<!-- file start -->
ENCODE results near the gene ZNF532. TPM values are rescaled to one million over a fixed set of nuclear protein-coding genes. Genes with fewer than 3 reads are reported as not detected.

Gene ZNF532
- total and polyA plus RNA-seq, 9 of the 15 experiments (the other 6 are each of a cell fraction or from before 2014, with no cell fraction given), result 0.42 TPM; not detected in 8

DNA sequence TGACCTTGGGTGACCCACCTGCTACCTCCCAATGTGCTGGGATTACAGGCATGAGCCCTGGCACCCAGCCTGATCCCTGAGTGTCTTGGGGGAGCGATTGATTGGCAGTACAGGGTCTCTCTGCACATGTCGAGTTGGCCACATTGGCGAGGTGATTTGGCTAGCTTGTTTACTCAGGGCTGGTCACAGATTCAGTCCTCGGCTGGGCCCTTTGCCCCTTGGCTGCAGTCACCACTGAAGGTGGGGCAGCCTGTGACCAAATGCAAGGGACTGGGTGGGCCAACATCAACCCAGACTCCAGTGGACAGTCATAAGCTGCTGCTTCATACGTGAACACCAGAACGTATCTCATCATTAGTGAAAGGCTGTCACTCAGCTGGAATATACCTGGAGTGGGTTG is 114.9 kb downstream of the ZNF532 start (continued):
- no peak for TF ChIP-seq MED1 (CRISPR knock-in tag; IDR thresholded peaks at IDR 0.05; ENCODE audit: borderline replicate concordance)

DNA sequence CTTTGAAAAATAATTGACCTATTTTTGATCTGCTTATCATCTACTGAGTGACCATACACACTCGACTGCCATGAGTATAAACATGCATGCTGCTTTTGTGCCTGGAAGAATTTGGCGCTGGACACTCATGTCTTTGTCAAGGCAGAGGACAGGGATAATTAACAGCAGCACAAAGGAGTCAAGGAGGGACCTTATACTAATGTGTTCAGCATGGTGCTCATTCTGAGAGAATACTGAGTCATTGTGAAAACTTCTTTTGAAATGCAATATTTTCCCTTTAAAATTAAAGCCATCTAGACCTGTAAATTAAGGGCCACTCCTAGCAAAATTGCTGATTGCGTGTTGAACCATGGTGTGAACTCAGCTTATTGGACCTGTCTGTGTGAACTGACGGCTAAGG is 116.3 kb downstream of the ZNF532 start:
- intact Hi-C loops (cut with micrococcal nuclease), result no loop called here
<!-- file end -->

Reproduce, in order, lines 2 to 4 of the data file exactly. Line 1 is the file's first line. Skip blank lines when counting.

Gene ZNF532
- total and polyA plus RNA-seq, 9 of the 15 experiments (the other 6 are each of a cell fraction or from before 2014, with no cell fraction given), result 0.42 TPM; not detected in 8

DNA sequence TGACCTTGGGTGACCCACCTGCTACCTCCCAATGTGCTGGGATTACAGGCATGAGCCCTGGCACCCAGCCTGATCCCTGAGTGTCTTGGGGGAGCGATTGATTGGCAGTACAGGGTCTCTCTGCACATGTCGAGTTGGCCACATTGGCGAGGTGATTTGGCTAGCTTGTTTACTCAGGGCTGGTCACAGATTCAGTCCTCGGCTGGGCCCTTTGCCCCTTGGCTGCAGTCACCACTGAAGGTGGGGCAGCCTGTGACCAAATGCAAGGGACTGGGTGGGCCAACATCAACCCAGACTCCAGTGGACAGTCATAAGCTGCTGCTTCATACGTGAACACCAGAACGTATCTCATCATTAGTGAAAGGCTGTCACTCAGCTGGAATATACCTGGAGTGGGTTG is 114.9 kb downstream of the ZNF532 start (continued):